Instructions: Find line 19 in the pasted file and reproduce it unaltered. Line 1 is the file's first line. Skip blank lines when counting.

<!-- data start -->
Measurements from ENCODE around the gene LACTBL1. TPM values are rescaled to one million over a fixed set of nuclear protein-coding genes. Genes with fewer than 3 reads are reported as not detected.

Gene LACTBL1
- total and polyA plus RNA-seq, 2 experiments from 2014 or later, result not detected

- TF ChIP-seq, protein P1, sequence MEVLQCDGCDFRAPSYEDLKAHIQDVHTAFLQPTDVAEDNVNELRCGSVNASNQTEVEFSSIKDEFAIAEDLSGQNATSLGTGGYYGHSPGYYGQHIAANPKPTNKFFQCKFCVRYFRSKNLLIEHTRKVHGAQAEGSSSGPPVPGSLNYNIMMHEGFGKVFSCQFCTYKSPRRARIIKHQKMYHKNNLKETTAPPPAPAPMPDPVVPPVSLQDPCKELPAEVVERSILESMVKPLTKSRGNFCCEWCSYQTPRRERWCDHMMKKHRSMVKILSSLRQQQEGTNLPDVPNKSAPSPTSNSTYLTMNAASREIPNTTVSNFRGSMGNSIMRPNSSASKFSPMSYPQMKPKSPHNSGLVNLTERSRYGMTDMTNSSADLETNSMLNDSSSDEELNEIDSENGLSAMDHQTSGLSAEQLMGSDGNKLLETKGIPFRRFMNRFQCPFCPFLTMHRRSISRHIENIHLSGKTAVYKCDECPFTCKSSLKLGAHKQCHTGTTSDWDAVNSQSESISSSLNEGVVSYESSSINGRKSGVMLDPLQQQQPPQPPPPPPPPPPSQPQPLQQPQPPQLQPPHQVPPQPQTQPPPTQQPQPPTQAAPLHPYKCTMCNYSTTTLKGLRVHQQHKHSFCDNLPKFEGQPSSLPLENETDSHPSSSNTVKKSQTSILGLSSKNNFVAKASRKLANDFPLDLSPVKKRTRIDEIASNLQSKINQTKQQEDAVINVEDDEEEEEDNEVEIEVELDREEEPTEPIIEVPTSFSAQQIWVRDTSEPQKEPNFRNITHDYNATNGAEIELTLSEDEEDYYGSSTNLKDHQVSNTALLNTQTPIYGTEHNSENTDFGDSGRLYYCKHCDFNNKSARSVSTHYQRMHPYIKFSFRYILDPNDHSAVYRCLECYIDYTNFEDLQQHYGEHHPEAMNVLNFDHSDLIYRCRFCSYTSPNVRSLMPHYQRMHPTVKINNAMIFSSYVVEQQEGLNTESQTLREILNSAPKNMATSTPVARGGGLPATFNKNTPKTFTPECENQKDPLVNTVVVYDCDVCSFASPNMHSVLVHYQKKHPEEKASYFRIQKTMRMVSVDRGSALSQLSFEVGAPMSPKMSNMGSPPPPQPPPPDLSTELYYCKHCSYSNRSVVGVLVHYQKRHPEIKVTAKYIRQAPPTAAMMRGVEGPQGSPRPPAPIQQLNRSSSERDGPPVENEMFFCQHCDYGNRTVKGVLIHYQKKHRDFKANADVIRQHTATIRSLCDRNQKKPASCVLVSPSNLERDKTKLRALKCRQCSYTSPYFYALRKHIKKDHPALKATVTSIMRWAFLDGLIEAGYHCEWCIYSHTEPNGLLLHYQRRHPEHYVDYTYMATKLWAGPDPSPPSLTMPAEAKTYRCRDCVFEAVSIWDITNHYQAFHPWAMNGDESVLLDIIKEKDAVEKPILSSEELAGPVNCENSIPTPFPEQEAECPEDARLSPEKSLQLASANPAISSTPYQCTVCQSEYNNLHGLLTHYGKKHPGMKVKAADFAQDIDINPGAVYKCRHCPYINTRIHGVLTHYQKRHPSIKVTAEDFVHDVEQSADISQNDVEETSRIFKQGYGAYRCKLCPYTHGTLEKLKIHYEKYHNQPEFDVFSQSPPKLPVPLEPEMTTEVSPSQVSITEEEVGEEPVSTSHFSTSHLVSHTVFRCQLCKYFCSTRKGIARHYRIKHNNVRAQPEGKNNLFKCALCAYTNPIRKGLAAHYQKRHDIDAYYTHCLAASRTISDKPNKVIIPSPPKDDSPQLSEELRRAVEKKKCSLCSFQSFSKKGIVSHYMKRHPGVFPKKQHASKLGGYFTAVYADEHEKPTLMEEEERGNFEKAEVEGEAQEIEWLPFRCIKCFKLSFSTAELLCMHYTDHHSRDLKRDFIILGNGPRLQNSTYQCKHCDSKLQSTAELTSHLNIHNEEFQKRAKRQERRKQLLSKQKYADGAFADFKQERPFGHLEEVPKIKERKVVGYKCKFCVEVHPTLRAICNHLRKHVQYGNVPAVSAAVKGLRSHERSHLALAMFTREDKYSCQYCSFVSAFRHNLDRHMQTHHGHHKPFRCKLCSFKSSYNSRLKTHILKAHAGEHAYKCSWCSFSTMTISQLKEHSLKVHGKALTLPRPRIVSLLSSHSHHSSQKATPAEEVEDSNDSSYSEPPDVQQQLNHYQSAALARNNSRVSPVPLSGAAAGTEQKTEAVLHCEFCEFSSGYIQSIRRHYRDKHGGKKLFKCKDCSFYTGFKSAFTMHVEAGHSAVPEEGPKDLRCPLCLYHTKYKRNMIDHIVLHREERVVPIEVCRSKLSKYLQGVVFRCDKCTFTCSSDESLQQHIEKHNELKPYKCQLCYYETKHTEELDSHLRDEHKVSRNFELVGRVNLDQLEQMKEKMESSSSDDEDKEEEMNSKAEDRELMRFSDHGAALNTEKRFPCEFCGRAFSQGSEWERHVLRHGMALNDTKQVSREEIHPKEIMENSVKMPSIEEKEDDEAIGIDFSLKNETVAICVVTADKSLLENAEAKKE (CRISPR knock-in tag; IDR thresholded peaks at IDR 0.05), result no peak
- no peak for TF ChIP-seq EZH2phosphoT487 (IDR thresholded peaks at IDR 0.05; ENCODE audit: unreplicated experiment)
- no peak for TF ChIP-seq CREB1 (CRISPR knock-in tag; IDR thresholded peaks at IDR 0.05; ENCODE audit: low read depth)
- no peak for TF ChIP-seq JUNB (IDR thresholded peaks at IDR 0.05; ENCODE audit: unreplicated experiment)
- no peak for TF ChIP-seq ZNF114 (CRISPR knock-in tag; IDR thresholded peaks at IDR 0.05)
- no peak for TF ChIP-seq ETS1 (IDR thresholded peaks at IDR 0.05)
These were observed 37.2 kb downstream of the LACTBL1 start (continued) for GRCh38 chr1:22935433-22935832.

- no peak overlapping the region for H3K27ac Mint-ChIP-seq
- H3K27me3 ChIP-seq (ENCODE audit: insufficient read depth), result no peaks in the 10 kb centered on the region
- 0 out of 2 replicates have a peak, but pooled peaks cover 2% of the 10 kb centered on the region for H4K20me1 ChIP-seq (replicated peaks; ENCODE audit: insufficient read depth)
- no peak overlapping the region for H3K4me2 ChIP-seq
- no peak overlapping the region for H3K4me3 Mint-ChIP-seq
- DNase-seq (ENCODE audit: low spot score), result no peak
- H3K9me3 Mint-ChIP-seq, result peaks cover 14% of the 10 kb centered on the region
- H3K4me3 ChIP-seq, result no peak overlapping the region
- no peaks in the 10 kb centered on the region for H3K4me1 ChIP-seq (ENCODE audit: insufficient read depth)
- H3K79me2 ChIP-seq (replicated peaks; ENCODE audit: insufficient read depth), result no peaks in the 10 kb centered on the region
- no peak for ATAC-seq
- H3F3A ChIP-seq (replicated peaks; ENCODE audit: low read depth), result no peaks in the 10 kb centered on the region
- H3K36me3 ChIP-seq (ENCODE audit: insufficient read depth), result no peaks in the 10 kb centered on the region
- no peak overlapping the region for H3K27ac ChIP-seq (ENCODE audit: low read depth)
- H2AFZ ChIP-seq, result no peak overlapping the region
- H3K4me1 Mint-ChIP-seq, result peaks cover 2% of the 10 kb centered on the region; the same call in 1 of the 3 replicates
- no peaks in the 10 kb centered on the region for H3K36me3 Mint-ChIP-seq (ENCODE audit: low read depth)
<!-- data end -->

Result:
- no peaks in the 10 kb centered on the region for H3K4me1 ChIP-seq (ENCODE audit: insufficient read depth)